A 'Monstrous Book' after All? James Anthony Froude and the Reception of Goethe's 'Die Wahlverwandtschaften' in Nineteenth-Century Britain

By Stark, Susanne | The Modern Language Review, January 2003 | Go to article overview

A 'Monstrous Book' after All? James Anthony Froude and the Reception of Goethe's 'Die Wahlverwandtschaften' in Nineteenth-Century Britain


Stark, Susanne, The Modern Language Review


How the scientific notions underlying Goethe's Die Wahlverwandtschaften acquired new meanings in the English context of the theological, philosophical, and political mid-nineteenth-century debate about the future of the Anglican Church is one of the questions addressed in this essay. Another is why Goethe's work can be perceived to have shaped the ideas of James Anthony Froude's scandal-ridden religious novel The Nemesis of Faith, which was publicly burnt in Oxford in 1849. Froude, who was spectacularly forced to resign from Exeter College in the aftermath of this event, is today probably best known as the author of the History of England, which appeared in twelve volumes between 1856 and 1870, as an advocate of the ideas of Thomas Carlyle, whom he admired, and as Carlyle's first biographer. His contribution to the English reception of Die Wahlverwandtschaften is unique in that he was responsible not only for a partial adaptation of Goethe's work in his own novel, The Nemesis of Faith, but also for the first English rendering of the work, which was published anonymously in 1854 in a collection of selected works by Goethe entitled Novels and Tales in Bohn's Standard Library. His translation was reprinted on numerous occasions and remained the standard English version of Goethe's novel in Great Britain and the United States for over a century. (1) Unlike the other translator who contributed to Novels and Tales, Froude refused to have his name attached to Elective Affinities. As a result, the publisher Henry George Bohn had to inform his readers in the preface that The Sorrows of Young Werther as well as four shorter tales by Goethe had been translated by Roger D. Boylan, who was known to the readers of the Standard Library through his English rendering of Schiller's Don Carlos, whereas the second translator, who had undertaken Die Wahlverwandtschaften, was described as 'a gentleman well known in the literary world, who does not wish his name to appear'. (2) It is only through a letter written by George Eliot to Sarah Sophia Hennell on 21 January 1852 that we know about Froude's involvement in the project, since she referred to the fact that 'Froude is too busy translating the "Wahlverwandtschaften" for Bohn to do anything for us [i. e. the Westminster Review] worth having.' (3)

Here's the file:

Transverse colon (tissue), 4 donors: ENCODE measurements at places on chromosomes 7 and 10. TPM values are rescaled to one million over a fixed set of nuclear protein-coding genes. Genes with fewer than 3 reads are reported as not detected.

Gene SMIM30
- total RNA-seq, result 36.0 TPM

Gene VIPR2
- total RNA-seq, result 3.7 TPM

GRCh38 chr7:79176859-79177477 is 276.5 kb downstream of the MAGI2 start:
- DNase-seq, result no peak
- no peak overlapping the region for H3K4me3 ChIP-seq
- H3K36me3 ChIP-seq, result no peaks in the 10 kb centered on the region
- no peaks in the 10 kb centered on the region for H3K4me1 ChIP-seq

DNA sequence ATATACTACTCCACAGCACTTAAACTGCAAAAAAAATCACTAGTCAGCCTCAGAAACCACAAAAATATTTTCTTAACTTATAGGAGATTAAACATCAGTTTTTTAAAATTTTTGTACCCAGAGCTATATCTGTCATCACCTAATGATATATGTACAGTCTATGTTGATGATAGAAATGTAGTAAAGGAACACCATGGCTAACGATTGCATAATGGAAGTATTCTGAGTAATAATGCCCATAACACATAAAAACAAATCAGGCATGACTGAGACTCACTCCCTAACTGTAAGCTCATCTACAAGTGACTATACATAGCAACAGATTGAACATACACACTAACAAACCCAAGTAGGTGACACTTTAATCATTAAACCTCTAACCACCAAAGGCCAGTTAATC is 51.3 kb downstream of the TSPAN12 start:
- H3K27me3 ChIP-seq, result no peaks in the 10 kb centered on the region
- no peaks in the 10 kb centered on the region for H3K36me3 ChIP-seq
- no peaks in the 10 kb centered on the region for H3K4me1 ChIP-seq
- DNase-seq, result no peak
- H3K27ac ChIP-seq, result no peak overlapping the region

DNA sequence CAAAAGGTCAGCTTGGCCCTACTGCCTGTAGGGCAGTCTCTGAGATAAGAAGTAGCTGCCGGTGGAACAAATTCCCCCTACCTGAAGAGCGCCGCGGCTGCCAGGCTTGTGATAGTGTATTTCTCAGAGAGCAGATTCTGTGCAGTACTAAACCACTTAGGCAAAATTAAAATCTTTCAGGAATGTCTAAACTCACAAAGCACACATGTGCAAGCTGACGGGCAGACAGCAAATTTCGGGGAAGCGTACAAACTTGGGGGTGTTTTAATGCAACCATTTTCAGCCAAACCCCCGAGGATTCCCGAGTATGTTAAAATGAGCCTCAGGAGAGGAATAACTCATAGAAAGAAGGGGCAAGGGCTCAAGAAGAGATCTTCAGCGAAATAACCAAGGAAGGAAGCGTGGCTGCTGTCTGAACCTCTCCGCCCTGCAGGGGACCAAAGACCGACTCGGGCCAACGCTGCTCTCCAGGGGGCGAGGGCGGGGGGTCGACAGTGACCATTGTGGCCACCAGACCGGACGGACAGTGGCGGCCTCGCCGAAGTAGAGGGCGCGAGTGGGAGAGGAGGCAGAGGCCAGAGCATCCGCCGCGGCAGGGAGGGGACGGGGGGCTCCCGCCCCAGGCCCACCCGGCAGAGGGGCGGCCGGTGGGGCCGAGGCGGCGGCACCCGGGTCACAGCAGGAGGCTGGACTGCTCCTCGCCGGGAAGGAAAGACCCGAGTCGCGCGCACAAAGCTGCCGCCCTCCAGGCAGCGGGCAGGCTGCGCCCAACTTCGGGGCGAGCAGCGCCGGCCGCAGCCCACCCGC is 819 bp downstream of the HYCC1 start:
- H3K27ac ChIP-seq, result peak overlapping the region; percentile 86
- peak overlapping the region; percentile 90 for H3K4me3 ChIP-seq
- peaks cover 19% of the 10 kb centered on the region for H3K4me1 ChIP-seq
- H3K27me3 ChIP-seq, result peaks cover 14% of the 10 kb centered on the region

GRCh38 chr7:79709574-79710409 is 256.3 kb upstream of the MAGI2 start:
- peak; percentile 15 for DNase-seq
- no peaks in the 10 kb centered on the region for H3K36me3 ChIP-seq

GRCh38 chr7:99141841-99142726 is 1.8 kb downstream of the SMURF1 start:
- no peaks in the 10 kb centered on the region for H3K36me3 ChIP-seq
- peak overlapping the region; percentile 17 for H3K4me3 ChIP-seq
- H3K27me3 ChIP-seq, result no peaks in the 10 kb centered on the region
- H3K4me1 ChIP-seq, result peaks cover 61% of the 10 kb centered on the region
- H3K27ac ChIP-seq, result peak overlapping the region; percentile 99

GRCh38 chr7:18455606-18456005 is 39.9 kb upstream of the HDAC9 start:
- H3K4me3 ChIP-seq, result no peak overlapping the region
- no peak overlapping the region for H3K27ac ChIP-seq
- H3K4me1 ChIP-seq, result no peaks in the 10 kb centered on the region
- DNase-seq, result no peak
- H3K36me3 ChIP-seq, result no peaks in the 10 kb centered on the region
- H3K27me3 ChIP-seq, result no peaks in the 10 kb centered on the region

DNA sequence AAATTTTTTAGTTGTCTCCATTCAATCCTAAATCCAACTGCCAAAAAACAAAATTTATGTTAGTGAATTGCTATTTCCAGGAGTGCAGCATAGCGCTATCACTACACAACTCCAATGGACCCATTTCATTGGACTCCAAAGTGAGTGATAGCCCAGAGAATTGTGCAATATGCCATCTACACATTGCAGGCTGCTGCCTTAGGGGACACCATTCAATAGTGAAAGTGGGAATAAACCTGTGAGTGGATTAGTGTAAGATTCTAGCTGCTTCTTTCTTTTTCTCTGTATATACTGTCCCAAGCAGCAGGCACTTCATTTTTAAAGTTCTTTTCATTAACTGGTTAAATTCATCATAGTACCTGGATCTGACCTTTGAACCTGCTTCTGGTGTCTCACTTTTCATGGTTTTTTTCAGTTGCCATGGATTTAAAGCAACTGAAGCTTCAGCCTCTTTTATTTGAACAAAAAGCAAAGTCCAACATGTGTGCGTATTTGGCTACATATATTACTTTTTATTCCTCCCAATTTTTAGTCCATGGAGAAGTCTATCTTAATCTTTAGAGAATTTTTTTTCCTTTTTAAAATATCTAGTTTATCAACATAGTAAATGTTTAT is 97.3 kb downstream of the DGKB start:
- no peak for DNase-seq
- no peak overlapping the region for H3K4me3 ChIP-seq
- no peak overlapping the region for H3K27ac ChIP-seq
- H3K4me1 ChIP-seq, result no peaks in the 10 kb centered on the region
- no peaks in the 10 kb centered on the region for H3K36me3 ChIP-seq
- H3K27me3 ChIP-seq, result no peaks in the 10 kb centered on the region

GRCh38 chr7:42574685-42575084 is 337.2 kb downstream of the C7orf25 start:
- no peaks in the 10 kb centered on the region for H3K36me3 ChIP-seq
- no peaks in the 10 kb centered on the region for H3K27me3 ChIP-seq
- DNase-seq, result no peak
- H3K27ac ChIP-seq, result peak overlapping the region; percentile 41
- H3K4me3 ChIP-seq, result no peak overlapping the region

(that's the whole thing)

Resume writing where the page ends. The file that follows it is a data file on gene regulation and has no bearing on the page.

Froude's achievement in transplanting Goethe's ideas into a different culture, and employing them to influence intellectual and theological developments in Victorian Britain which had no equivalent in the country of their origin, appears even more creative and engaging when it is evaluated against the background of the critical response which Die Wahlverwandtschaften received in both Germany and Britain. In his Life and Works of Goethe, George Henry Lewes remarked that in both countries the assessment of Goethe's novel was distorted and that it was 'alternately pronounced immoral and profoundly moral', while he held the view that it was neither one nor the other:

When critics rail at it, and declare it saps the whole foundation of marriage, and when critics enthusiastically declare it is profoundly moral because it sets the sacredness of marriage in so clear a light, I see that both have drawn certain general conclusions from an individual case; but I do not see that they have done more than put their interpretations on what the author had no intention of being interpreted at all. (4)

Lewes's impression is confirmed by the active interest Goethe took in the wide spectrum of criticism relating to Die Wahlverwandtschaften which was published in Germany during his lifetime. (5) Goethe preferred reviews which conveyed an understanding of the subtleties and philosophical implications of his novel and did not attempt to reduce it to the question of what constitutes moral and immoral behaviour in marital relationships. In 1810, for example, he advocated Rudolf Abeken's evaluation of the novel as the only adequate piece of criticism which had been written on his work. …

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